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PayPal To Replace VMware With OpenStack 286

Julie188 writes "This should make VMware nervous. PayPal and eBay are yanking VMware software from some 80,000 servers and replacing it with OpenStack. Initially, PayPal is replacing VMware on about 10,000 computer servers. Those servers will go live this summer."
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PayPal To Replace VMware With OpenStack

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  • by Anonymous Coward on Monday March 25, 2013 @04:59PM (#43275795)

    VMware is not in a monopoly position anymore and can no longer dictate prices to people who have free alternatives.

  • by grusapa ( 756151 ) on Monday March 25, 2013 @05:05PM (#43275851)
  • by alen ( 225700 ) on Monday March 25, 2013 @05:09PM (#43275889)

    Nice for public facing websites and custom software but for a lot of enterprise apps they are certified only on VMware or hyper-v. You lose support on any other hyper visor

  • by LordLimecat ( 1103839 ) on Monday March 25, 2013 @06:12PM (#43276447)

    HyperV isnt really an option for a lot of things, since its support for non-SUSE, non-Windows stuff is, shall we say, "lacking". Certainly you'll have a lot of fun getting pfSense running on it.

  • by LordLimecat ( 1103839 ) on Monday March 25, 2013 @06:18PM (#43276495)

    Well, up until the point you realize that there's a bug in the hypervisor which affects networking which affects the thing you're trying to virtualize.

    In THEORY, the hypervisor you use doesnt matter. In practice, it absolutely does. For instance, pfSense (a firewall based on FreeBSD) has no integration tools from HyperV, and I dont believe has any virtualization drivers for VMXNet3 on ESXi. So HyperV will have no integration in being able to safely shut the VM down, and ESXi's performance with the networking will be less than optimal.

    There can be other issues; the virtual hardware presented by one hypervisor or another may cause problems with certain OSes. Theres also big differences in performance; one chart I saw indicated 2-3x better performance on large numbers of HTTP requests to apache-on-ESXi compared to apache-on-HyperV.

    Incidentally, the 3 top hypervisors (Xen, vSphere, HyperV) all fit that definition of enterprise that you linked.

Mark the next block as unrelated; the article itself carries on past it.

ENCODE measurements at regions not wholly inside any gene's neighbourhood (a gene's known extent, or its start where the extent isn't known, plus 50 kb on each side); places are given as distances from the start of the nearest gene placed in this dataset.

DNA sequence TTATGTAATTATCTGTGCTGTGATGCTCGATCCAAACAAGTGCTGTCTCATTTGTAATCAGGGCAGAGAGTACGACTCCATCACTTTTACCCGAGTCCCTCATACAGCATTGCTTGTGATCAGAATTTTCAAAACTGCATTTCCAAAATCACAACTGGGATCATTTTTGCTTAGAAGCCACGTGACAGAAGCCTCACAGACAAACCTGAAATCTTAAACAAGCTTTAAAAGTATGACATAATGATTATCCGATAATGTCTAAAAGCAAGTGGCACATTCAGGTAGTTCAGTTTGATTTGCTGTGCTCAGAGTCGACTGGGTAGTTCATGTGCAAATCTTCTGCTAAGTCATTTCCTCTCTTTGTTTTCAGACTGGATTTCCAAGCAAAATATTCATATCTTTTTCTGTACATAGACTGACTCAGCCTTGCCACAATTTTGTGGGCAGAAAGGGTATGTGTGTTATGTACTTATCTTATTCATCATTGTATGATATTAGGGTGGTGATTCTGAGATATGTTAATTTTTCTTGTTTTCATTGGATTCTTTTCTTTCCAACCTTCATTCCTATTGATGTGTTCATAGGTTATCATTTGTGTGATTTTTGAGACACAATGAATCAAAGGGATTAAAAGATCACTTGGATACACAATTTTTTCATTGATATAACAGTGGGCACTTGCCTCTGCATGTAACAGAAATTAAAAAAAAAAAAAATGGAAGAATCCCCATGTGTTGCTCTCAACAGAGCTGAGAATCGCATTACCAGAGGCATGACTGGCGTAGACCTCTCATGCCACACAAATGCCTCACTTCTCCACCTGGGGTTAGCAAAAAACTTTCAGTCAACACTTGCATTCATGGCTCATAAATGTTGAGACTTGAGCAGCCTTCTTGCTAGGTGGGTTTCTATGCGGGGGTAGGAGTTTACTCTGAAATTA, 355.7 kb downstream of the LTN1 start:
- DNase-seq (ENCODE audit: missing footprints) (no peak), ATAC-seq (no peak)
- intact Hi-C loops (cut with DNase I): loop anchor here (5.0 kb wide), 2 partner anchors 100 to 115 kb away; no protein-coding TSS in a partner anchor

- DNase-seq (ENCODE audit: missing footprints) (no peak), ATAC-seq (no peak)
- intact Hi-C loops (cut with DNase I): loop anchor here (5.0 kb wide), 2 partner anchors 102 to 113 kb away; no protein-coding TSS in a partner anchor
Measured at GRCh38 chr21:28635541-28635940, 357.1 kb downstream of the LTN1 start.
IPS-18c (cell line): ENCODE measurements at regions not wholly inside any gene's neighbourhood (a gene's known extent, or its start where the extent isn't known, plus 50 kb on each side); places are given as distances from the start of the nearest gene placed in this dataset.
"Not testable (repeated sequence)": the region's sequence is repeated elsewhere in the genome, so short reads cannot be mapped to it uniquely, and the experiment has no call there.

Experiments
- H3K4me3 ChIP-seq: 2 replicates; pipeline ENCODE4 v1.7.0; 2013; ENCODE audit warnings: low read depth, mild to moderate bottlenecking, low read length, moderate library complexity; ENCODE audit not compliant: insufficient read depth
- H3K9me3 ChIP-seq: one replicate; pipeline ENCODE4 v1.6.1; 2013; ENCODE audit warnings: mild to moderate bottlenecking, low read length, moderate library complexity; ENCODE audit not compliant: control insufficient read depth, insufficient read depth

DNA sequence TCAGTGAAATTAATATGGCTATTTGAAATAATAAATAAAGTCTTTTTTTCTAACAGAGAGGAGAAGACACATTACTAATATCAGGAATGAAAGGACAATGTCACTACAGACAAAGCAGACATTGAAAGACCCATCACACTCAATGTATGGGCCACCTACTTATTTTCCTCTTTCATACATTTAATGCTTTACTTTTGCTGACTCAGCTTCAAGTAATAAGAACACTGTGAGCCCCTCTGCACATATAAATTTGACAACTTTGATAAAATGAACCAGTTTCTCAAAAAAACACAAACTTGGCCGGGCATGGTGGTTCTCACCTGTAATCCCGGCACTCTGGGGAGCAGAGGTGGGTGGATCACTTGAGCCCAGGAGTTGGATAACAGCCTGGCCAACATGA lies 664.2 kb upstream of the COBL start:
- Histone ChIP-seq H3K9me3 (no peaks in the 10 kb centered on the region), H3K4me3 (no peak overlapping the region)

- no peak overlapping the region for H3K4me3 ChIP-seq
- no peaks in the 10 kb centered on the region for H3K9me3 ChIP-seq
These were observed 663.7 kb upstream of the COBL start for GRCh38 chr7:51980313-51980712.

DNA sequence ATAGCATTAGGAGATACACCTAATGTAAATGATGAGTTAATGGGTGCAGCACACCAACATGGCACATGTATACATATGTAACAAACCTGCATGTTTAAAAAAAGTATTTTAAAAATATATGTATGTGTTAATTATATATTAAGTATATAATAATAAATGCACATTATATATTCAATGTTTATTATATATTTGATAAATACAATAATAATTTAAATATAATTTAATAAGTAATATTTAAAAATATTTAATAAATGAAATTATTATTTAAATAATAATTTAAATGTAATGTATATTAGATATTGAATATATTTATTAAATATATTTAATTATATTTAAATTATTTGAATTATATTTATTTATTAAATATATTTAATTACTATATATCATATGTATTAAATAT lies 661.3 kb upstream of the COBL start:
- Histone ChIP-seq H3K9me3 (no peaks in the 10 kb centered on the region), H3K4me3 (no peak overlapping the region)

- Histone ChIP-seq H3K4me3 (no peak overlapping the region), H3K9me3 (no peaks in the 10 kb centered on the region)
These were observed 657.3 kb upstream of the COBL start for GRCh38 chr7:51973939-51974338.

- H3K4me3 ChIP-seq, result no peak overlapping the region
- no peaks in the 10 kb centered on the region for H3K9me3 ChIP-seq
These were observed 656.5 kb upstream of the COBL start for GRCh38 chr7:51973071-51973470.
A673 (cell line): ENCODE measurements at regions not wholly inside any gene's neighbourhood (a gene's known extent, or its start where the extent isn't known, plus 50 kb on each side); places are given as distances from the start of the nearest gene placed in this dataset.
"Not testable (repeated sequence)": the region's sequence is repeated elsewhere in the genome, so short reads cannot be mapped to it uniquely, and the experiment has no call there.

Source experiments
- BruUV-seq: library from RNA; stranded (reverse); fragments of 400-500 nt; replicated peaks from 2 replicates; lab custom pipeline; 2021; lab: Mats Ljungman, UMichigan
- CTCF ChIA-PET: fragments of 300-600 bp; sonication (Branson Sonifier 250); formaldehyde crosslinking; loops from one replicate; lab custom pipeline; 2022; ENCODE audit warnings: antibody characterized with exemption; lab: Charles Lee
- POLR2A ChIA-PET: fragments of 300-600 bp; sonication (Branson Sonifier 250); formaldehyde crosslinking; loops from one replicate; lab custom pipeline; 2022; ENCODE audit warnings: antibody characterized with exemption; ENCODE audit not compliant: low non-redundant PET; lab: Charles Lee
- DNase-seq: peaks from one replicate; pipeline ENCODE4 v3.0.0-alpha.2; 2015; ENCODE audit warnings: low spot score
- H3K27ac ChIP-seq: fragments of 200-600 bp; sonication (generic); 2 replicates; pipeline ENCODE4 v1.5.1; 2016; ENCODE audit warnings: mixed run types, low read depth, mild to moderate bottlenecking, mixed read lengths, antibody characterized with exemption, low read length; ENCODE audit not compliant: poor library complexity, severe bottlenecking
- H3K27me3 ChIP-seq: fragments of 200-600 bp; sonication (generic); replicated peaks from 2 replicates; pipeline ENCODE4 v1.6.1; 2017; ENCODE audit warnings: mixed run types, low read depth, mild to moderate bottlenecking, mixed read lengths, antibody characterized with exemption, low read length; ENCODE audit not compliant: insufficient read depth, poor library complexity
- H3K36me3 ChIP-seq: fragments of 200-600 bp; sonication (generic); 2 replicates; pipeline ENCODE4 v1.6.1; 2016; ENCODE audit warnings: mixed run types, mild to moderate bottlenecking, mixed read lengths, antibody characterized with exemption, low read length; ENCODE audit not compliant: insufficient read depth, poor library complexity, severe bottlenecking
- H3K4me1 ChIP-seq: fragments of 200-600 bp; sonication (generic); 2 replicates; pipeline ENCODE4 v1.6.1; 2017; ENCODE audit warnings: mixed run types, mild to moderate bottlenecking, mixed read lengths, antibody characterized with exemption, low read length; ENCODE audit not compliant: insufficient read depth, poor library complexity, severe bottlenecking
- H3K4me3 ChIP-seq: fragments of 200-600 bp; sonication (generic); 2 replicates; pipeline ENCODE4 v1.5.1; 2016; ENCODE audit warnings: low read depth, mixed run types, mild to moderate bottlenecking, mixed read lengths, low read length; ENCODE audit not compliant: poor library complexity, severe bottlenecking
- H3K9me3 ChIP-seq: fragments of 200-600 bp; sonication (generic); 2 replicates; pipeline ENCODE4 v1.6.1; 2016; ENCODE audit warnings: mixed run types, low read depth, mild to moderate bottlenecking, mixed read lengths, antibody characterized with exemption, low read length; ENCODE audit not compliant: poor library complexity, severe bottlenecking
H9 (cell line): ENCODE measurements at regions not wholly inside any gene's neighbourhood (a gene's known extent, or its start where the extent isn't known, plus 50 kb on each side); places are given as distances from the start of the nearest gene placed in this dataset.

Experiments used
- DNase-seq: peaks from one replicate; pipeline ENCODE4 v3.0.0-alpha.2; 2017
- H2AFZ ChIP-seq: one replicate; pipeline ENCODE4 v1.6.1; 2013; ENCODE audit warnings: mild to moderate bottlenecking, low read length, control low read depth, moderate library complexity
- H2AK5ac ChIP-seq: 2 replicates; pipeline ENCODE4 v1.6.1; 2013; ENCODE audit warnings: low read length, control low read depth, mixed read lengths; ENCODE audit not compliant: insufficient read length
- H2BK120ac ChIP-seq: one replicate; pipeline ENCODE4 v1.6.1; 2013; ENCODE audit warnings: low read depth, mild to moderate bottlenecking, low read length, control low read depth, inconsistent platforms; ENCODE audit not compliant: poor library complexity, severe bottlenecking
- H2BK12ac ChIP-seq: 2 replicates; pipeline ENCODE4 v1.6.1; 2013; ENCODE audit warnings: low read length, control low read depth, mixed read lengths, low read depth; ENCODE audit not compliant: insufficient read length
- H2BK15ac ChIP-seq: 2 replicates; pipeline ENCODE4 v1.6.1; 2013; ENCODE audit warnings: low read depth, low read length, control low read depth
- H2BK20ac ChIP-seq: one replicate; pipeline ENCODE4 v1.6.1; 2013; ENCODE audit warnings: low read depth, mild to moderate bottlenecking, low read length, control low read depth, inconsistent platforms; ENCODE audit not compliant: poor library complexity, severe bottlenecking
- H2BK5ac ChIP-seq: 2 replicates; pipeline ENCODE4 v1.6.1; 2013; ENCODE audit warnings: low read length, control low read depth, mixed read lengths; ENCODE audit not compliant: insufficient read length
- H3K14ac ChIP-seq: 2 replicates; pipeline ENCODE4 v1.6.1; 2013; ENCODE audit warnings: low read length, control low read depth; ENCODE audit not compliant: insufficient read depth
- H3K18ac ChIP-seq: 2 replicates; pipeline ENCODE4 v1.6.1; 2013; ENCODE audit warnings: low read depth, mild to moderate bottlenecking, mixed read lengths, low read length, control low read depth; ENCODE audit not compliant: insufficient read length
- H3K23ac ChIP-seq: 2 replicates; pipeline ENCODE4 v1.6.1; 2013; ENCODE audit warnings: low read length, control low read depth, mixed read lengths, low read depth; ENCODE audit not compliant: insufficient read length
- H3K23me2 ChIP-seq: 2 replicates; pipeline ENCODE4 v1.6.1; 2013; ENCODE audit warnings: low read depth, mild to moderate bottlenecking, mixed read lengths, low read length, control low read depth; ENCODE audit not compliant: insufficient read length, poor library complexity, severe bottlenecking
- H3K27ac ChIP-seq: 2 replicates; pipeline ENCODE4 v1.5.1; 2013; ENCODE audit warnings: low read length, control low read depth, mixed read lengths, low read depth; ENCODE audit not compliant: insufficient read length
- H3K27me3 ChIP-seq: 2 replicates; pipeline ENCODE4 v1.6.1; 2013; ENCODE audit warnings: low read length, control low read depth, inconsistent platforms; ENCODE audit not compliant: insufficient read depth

• Re:Good Riddens (Score:4, Informative)

    by LordLimecat ( 1103839 ) on Monday March 25, 2013 @06:38PM (#43276709)

    HyperV has been pretty buggy every time Ive used it (though I have not tried 3.0). Hot-adding USB, NICs, etc has been painful, when it even works without a reboot; there have been several times I've seen virtual NICs unresponsive until removed and re-added with 2 reboot cycles. Ive also seen scenarios where SCVMM was completely unresponsive because of some asinine dependency.

    Xen I have little experience with, because it has apparently no ability to be nested in VMWare workstation. Unfortunate, since HyperV and ESXi are all quite happy to nest, with ESXi happy to nest 3-4 layers deep. I would still probably choose Xen over HyperV, because of HyperV's historically awful support of non-Windows stuff, and non-existant freeBSD support.

    I admit Im a VMWare fanboy, because they seem to have the broadest OS support, the best performance, and the most sane tools. MS's virtual network editor was seriously bad last time i used it, nearly as bad as VMWare Workstation's. And to this day I cant think of a feature that the other two have that ESXi has, while I can definately think of features ESXi has that the other two dont (though probably not at the free level; the cool bits always seem to end up at Enterprise+).

  • Re:Good Riddens (Score:5, Informative)

    by PhrstBrn ( 751463 ) on Monday March 25, 2013 @06:41PM (#43276747)

    KVM is not so much a Type-1 Hypervisor, as it is a "jail" for the Linux kernel.

    It does have a great utility, especially for hosting isolations and for just-in-time host creation.

    But is is just NOT a real, NuMA aware, scheduling sensitive Hypervisor with a cluster awareness for capacity management, etc.